To view ‘Enemy’ by Claire Booker click on http://youtu.be/7yvt1Z34rEo or you can read the script at http://www.bookerplays.co.uk
Posted in Plays, Theatre Events
Tagged Carla Espinoza, Claire Booker, conscientious objector, George Weightman, Lost Theatre, Nazis, Otto Schimek, partisans, Russia, short films, World War Two
‘Cathy’s War’ by Claire Booker won actress, Helen Duff, a Notable Contribution Award in the Lost Theatre’s 29th annual One Act Play Festival last month. The production gained accolades from Paul Vale, Theatre Critic for The Stage, who adjudicated 18 plays over six nights.
“A deeply humane script. It blew me away,” he told the audience. “One of the highlights of the whole Festival has been the performance by Helen Duff in the role of Cathy.”
Cathy’s War is set in Belfast during the 1980s. When Cathy’s young husband is shot dead in army cross-fire, she decides to take revenge into her own hands. But is there one rule for women and another for men in this deadly game of vengeance?
Alexander Forsyth turned in a powerful performance as Cathy’s brother, Gerry, who struggles to understand Cathy’s ‘hands-on’ approach to killing.
Claire Booker was mentioned in dispatches – notable contribution award (writing) – for the script. The production was ably directed by Joanna Greaves, who is one of the founders of the Bread and Roses theatre and has recently launched the Skylight theatre: http://www.skylighttheatre.co.uk
“Claire Booker’s play is not about the Irish question as such, though it colours the whole concept enormously,” reads Paul Vale’s formal adjudication. “This is a play that delves much deeper into the psychology of grief, one of the prevalent themes in this festival and perhaps the most successful play this week at dissecting the process. We mourn the dead but how do we grieve for the living? . . . The pain of loss and ultimately the fear of death resonate throughout Duff’s bravura performance and the strength of her characterisation shapes the play.”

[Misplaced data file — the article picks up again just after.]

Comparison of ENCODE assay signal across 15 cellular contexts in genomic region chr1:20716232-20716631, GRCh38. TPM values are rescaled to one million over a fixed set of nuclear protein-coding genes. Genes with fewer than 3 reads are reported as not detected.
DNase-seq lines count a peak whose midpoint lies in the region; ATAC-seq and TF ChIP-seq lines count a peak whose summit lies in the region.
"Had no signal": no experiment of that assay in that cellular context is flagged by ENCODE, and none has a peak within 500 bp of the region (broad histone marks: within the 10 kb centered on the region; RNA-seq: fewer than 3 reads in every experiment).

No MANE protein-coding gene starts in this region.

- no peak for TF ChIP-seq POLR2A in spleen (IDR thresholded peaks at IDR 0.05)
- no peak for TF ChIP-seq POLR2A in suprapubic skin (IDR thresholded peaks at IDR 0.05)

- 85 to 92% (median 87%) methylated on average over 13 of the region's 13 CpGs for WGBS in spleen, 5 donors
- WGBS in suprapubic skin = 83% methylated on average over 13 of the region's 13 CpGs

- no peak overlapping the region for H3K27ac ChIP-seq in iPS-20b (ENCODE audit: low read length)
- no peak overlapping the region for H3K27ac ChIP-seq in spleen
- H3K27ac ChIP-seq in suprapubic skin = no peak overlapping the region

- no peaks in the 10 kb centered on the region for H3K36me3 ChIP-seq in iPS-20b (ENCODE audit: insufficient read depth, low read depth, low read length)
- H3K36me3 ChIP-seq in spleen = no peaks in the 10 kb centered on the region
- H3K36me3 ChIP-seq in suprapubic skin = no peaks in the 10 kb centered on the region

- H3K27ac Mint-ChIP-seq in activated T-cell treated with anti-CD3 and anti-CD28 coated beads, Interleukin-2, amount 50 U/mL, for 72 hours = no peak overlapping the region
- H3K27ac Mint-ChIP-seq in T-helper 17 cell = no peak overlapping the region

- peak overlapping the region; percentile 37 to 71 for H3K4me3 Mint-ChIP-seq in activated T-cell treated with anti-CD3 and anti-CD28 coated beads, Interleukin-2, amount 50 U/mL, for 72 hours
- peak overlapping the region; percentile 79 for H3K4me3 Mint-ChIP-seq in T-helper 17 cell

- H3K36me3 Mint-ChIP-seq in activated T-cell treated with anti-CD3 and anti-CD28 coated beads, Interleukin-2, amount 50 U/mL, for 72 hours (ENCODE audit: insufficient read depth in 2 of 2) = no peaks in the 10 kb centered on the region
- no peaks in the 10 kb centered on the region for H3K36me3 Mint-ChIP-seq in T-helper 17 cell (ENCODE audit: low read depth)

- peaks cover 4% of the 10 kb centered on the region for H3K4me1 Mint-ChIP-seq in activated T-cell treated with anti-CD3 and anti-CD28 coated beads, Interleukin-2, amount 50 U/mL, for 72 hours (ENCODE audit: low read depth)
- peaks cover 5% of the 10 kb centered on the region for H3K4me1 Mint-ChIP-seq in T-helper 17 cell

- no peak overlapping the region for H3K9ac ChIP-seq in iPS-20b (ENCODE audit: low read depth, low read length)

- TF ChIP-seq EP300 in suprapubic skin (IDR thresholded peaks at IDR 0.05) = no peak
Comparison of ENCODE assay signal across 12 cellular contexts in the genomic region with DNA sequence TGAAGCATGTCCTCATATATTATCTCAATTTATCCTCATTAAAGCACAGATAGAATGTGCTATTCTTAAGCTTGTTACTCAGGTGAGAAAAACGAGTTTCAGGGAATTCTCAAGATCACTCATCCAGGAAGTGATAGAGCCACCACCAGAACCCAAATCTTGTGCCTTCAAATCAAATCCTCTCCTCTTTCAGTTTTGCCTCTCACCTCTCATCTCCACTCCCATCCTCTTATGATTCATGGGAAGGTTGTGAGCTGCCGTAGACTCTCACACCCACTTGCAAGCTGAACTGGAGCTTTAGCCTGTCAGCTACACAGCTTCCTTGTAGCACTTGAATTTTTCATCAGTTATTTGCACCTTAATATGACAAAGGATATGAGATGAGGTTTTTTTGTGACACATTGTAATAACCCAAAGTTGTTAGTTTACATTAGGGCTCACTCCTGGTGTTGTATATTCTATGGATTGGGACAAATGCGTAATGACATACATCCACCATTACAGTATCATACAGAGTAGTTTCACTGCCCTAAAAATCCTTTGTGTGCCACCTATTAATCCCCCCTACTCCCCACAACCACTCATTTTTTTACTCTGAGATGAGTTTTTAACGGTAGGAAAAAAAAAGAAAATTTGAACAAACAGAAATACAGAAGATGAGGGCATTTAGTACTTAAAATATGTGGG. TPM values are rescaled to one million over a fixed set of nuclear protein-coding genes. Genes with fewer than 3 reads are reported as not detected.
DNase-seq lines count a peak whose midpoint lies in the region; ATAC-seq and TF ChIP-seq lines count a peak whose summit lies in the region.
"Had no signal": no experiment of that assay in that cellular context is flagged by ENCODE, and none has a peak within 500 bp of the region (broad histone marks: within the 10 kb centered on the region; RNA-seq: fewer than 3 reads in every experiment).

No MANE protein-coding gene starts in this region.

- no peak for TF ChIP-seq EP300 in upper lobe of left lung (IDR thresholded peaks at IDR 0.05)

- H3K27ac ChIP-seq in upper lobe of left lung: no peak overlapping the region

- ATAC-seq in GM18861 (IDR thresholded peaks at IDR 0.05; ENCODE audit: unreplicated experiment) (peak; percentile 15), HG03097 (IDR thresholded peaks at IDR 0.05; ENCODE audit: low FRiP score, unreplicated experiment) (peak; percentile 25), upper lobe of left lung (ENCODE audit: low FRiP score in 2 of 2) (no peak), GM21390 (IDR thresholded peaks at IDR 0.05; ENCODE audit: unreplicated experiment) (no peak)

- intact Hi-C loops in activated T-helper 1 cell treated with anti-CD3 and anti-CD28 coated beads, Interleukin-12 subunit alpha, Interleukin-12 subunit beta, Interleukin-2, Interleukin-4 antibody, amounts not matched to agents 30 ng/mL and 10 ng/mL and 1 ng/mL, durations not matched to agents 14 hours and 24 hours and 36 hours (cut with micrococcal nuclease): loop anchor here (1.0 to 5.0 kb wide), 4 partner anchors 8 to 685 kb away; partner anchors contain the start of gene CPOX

Thanks go to The Betsy Trotwood and Bread and Roses pubs for their kind provision of rehearsal space. Also grateful thanks to Lost Theatre for the use of the photos in this post.
For more information about The Lost Theatre please click on the following link: http://www.losttheatre.co.uk
Posted in Plays, Theatre Events, Women's writing
Tagged AIDS, Alexander Forsyth, Cathy's War, Claire Booker, Helen Duff, Joanna Greaves, Lost Theatre, Northern Ireland, Ulster
What an August it’s been!
Team GB pulled on the lycra, got on their marks and broke world records whilst tucked away in Wales and Surrey, two perfectly formed magazines were hard at work honing their literary muscle.
The result? Issue 18 of The Delinquent and issue 8 of Prole are both out this month and both contain works by Claire Booker.
The Deliquent has published Claire’s short play ‘Lost Property’ which was performed at the Lost Theatre, Stockwell last year and again at The Poetry Cafe, Covent Garden and showcased by 17Percent at Whitstable this year. And for a second time Prole, Poetry and Prose have published two Claire Booker poems, this time alongside work by Sue Pace, David Whelan and Ben C Clark among others. To find out more, or to purchase copies of either magazine, click on:
http://www.thedelinquent.co.uk or http://www.prolebooks.co.uk